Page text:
Newbridge Business Centre builds on momentum with client confidence
Having been open for only a few months, the centre has hit the ground running and has its sights set on improving further
There are a few signs highlighting how well Newbridge Business Centre (NBC) has been doing since it opened in May. The activity in the building, the number of companies who’ve signed up, and the overall enthusiasm felt throughout are just some.
And on the day when chatting with chief executive and founder Martin Cooper, another sign popped up with all the meeting rooms booked out, meaning the interview had to take place elsewhere – which Cooper saw as another sign that it’s on the right track.
“When we get feedback, especially from tech companies, they mention that, and we take great pride in our facilities,” he said. “The quality and standard we bring, we have great staff and IT providers. We’re dedicated to our customers to provide a great experience.”
NBC is based in the famed Charlotte House, originally built in 1840 and once the town’s main post office and the birthplace of the famed crystallographer Dame Kathleen Lonsdale, the first woman elected a Fellow of the Royal Society in 1945.
Having opened in May this year, the centre already has 25 companies availing of its services, showing how quickly it hit the ground running.
Company details Newbridge Business Centre
Year founded: 2018, but opened in May 2023
Number of staff: 5
Turnover: NBC opened to the public only in the last few months.
Why it’s in the news: Having been open for just three months, Newbridge Business Centre already has over 25 different companies on the books, with plans to add more from September onwards
“We were shocked,” said Cooper about realising the number of companies using NBC. “People come in on different times and days, so it’s a mix. When we had them all written down on a list, we thought, ‘wow’.”
The past two months have brought updates and new features beyond having more customers and the usual physical and digital additions.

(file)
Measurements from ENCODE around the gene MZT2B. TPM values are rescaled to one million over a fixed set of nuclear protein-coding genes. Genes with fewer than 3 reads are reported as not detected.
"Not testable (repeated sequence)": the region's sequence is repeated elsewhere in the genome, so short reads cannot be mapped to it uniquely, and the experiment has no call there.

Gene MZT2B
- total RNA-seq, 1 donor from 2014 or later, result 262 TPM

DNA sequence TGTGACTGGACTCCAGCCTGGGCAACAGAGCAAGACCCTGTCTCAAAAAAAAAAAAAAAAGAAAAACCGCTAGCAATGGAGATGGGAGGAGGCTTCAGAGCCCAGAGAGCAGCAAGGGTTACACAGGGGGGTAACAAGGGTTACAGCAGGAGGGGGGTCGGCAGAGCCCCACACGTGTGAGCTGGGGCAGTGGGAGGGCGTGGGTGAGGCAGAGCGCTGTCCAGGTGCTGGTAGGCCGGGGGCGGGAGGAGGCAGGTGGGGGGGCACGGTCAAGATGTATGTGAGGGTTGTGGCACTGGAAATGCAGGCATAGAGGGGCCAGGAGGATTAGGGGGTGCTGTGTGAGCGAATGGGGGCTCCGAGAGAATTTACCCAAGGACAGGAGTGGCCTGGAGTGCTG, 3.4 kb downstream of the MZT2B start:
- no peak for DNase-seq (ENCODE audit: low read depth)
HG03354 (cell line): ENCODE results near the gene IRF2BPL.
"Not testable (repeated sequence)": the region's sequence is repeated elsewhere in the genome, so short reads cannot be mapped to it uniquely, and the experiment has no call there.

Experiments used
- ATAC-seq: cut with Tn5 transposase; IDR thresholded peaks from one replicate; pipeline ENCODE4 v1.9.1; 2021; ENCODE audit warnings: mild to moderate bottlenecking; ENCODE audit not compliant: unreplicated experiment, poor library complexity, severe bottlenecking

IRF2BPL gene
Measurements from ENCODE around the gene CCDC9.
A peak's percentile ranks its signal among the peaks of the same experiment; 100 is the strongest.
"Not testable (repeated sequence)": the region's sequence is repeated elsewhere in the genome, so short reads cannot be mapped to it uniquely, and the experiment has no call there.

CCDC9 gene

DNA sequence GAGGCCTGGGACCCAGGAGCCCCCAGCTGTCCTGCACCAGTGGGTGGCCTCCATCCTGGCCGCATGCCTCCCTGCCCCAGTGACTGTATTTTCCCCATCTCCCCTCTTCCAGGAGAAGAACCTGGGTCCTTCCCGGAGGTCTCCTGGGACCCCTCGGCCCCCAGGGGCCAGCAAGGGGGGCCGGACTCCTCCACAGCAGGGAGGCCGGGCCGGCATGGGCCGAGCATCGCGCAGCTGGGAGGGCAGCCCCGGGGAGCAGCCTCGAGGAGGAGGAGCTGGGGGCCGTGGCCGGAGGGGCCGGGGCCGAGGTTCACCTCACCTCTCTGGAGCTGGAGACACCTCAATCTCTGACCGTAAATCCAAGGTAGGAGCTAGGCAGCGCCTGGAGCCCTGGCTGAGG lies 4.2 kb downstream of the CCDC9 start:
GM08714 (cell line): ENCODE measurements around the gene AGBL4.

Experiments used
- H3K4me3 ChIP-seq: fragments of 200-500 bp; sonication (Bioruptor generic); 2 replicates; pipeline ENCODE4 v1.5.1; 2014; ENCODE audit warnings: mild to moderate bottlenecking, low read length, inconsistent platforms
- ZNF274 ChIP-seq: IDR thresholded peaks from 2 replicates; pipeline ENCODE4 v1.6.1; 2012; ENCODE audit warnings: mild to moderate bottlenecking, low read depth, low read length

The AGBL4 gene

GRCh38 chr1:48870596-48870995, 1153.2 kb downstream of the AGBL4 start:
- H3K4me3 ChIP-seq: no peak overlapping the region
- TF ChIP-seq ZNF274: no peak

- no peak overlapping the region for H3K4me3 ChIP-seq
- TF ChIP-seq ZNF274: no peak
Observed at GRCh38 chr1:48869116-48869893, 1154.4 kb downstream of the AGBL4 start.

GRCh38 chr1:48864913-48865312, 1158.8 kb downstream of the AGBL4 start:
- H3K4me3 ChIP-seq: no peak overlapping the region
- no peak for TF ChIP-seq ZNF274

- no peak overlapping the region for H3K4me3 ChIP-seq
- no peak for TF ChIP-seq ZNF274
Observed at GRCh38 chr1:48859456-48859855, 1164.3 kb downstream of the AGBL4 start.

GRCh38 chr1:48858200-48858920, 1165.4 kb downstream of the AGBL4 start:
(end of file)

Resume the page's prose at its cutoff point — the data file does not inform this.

Among them was how the centre implemented an indoor air quality monitoring system, improving the working space and informing users about results each week.
Cooper points towards three elements that set it apart from similar co-working spaces: all companies get their own firewall and Wi-Fi accounts, and can avail of dedicated IP addresses in their suite.
All these small elements add up to something much more significant, and it resonates with all the companies using the centre for work.
“Our relationship with our clients has been excellent,” Cooper explained.
“The advantage is they have great confidence in the service and infrastructure. We get to know them, they get to know us, and we form a longer-term relationship, which is what we want. It’s a relationship that benefits both parties, not to the benefit of only one, and you get that through great service.”
The winds are blowing towards what Cooper describes as a third workspace solution. Spending all your days at the office or home may be challenging for workers, down to factors like long commute times or limited space in their homes.
“There’s a burnout with the battle of the box room,” he said. “The company moved into your home, they’re still there, and some people have children and need that room back, and there’s certainly an element of the unpaid hours worked because the company is in your home. That needs to change.”
It offers the middle ground where company employees can enjoy a best-in-class service within the local area.
“We knew there would be a need for a third place workspace,” he stated. “It has to be a place where a professional can walk in and they understand it straight away. It’s really important it works seamlessly because the type of people we’re trying to attract here would have high expectations.”
While the centre focuses on providing a workspace, its influence and usage are expanding beyond that. For one, the Newbridge community has already availed of its services in several ways.
For one, it recently had a small exhibition dedicated to the famed crystallographer Dame Kathleen Lonsdale, who was born in Charlotte House, displaying her life’s work. Other uses include a podcasting course, which recently began on Tuesday nights, highlighting how the centre is more than just a 9-5 operation.
Now that September has arrived, the centre is expecting more inquiries as more companies become familiar with its services due to its hard work and meticulous preparation.
“It took us months to get everything right,” Cooper said. “We want to be everything, but you can’t be everything for everyone. We hate saying no, but we try our hardest to find a solution or something workable. If we can’t, we have a damn good reason for it and explain why.”